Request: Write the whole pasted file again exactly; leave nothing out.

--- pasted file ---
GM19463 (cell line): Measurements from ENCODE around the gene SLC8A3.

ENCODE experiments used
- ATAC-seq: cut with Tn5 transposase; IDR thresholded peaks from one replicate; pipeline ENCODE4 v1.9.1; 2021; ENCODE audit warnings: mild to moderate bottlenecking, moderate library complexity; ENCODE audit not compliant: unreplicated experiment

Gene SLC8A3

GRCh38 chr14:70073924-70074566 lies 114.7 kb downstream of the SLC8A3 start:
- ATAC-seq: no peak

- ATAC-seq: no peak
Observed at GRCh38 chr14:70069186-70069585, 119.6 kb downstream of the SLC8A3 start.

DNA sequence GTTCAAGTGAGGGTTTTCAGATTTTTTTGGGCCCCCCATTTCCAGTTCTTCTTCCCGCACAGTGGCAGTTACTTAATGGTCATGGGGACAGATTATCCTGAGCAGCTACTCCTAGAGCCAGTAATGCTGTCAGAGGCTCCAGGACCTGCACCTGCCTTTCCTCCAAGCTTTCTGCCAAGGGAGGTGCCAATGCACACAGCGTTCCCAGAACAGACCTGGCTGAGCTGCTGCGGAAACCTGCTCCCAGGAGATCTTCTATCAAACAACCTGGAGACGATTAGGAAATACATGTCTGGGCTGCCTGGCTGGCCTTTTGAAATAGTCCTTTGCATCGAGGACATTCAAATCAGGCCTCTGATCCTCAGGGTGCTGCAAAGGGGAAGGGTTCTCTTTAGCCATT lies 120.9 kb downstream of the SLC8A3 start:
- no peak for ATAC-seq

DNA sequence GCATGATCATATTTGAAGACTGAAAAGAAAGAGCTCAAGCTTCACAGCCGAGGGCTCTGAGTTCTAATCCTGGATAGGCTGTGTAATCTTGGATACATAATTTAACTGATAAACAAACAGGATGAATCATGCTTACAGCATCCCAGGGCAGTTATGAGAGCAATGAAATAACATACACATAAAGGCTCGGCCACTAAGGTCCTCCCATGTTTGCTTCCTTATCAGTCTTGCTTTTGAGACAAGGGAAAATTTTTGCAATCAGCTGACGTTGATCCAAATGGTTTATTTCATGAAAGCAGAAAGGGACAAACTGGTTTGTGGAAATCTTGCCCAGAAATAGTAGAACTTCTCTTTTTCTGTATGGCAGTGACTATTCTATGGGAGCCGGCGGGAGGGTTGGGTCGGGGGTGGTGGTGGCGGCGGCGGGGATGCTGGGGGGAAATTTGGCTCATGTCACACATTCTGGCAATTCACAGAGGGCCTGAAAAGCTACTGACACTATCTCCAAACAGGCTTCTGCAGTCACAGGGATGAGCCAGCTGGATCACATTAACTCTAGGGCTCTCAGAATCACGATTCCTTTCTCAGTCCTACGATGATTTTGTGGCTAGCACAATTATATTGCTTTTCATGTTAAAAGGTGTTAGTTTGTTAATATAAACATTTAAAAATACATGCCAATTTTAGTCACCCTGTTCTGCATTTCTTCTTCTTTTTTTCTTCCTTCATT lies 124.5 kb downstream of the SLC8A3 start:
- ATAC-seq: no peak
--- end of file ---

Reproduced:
GM19463 (cell line): Measurements from ENCODE around the gene SLC8A3.

ENCODE experiments used
- ATAC-seq: cut with Tn5 transposase; IDR thresholded peaks from one replicate; pipeline ENCODE4 v1.9.1; 2021; ENCODE audit warnings: mild to moderate bottlenecking, moderate library complexity; ENCODE audit not compliant: unreplicated experiment

Gene SLC8A3

GRCh38 chr14:70073924-70074566 lies 114.7 kb downstream of the SLC8A3 start:
- ATAC-seq: no peak

- ATAC-seq: no peak
Observed at GRCh38 chr14:70069186-70069585, 119.6 kb downstream of the SLC8A3 start.

DNA sequence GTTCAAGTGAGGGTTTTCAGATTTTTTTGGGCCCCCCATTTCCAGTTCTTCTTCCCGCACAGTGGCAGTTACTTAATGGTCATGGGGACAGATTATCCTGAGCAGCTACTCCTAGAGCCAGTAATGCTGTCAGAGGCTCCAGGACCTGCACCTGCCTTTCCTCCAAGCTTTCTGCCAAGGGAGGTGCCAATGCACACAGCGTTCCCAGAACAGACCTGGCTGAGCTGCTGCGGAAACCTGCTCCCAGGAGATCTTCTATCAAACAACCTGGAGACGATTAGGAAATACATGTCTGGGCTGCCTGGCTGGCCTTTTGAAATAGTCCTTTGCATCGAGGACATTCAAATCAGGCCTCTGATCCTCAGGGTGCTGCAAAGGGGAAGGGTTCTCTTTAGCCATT lies 120.9 kb downstream of the SLC8A3 start:
- no peak for ATAC-seq

DNA sequence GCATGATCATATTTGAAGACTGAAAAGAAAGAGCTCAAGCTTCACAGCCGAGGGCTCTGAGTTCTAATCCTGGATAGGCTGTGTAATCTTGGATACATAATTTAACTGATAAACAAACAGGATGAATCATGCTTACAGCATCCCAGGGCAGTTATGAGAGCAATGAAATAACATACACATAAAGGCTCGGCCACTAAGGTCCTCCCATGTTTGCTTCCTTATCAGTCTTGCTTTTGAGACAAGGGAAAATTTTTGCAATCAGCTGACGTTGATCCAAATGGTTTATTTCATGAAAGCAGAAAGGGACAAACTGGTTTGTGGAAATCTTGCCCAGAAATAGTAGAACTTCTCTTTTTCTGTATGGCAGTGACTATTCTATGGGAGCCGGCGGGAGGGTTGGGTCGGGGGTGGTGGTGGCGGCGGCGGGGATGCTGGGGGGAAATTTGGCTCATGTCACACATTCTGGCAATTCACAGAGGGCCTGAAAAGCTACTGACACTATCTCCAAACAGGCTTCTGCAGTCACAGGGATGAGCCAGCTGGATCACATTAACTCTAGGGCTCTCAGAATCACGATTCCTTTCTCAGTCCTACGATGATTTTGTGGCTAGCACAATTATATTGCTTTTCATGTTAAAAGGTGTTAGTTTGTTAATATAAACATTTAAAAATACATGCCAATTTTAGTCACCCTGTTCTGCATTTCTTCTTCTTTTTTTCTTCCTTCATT lies 124.5 kb downstream of the SLC8A3 start:
- ATAC-seq: no peak